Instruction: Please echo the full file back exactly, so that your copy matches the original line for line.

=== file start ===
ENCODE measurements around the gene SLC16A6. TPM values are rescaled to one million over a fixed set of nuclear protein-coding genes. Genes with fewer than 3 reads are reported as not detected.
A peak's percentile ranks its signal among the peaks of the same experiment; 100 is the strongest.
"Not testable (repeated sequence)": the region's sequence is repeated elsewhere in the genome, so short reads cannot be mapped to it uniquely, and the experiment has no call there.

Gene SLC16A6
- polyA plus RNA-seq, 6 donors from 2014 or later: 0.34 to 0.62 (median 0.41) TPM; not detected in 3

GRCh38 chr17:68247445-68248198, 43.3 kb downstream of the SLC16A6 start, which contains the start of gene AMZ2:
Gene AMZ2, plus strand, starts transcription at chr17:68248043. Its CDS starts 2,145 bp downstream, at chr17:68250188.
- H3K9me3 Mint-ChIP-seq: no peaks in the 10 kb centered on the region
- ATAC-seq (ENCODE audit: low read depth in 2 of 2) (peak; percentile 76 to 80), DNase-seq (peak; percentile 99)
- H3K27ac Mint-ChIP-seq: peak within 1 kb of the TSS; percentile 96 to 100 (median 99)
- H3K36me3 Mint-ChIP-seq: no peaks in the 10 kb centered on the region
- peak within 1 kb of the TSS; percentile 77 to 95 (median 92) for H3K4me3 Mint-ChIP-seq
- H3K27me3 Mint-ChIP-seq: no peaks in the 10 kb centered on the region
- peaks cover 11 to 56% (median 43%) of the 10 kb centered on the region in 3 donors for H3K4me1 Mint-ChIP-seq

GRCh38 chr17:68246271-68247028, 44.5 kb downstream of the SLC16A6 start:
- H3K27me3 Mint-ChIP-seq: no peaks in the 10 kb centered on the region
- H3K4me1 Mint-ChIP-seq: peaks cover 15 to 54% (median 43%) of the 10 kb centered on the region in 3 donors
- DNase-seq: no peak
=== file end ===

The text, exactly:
ENCODE measurements around the gene SLC16A6. TPM values are rescaled to one million over a fixed set of nuclear protein-coding genes. Genes with fewer than 3 reads are reported as not detected.
A peak's percentile ranks its signal among the peaks of the same experiment; 100 is the strongest.
"Not testable (repeated sequence)": the region's sequence is repeated elsewhere in the genome, so short reads cannot be mapped to it uniquely, and the experiment has no call there.

Gene SLC16A6
- polyA plus RNA-seq, 6 donors from 2014 or later: 0.34 to 0.62 (median 0.41) TPM; not detected in 3

GRCh38 chr17:68247445-68248198, 43.3 kb downstream of the SLC16A6 start, which contains the start of gene AMZ2:
Gene AMZ2, plus strand, starts transcription at chr17:68248043. Its CDS starts 2,145 bp downstream, at chr17:68250188.
- H3K9me3 Mint-ChIP-seq: no peaks in the 10 kb centered on the region
- ATAC-seq (ENCODE audit: low read depth in 2 of 2) (peak; percentile 76 to 80), DNase-seq (peak; percentile 99)
- H3K27ac Mint-ChIP-seq: peak within 1 kb of the TSS; percentile 96 to 100 (median 99)
- H3K36me3 Mint-ChIP-seq: no peaks in the 10 kb centered on the region
- peak within 1 kb of the TSS; percentile 77 to 95 (median 92) for H3K4me3 Mint-ChIP-seq
- H3K27me3 Mint-ChIP-seq: no peaks in the 10 kb centered on the region
- peaks cover 11 to 56% (median 43%) of the 10 kb centered on the region in 3 donors for H3K4me1 Mint-ChIP-seq

GRCh38 chr17:68246271-68247028, 44.5 kb downstream of the SLC16A6 start:
- H3K27me3 Mint-ChIP-seq: no peaks in the 10 kb centered on the region
- H3K4me1 Mint-ChIP-seq: peaks cover 15 to 54% (median 43%) of the 10 kb centered on the region in 3 donors
- DNase-seq: no peak